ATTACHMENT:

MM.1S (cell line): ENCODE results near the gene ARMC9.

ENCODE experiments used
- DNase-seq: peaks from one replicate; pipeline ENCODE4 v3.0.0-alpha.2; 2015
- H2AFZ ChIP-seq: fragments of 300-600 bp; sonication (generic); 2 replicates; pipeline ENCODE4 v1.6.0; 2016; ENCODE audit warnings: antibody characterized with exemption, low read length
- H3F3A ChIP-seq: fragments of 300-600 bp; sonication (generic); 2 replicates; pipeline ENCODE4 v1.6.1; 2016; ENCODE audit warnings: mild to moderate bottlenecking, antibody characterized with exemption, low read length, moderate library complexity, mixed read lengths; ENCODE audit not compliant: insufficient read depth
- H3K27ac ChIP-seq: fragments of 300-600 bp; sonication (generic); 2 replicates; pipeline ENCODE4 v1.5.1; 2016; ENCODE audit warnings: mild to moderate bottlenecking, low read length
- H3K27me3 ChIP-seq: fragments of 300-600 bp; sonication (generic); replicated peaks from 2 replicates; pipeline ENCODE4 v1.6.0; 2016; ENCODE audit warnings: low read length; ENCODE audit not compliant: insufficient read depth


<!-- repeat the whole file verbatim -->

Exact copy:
MM.1S (cell line): ENCODE results near the gene ARMC9.

ENCODE experiments used
- DNase-seq: peaks from one replicate; pipeline ENCODE4 v3.0.0-alpha.2; 2015
- H2AFZ ChIP-seq: fragments of 300-600 bp; sonication (generic); 2 replicates; pipeline ENCODE4 v1.6.0; 2016; ENCODE audit warnings: antibody characterized with exemption, low read length
- H3F3A ChIP-seq: fragments of 300-600 bp; sonication (generic); 2 replicates; pipeline ENCODE4 v1.6.1; 2016; ENCODE audit warnings: mild to moderate bottlenecking, antibody characterized with exemption, low read length, moderate library complexity, mixed read lengths; ENCODE audit not compliant: insufficient read depth
- H3K27ac ChIP-seq: fragments of 300-600 bp; sonication (generic); 2 replicates; pipeline ENCODE4 v1.5.1; 2016; ENCODE audit warnings: mild to moderate bottlenecking, low read length
- H3K27me3 ChIP-seq: fragments of 300-600 bp; sonication (generic); replicated peaks from 2 replicates; pipeline ENCODE4 v1.6.0; 2016; ENCODE audit warnings: low read length; ENCODE audit not compliant: insufficient read depth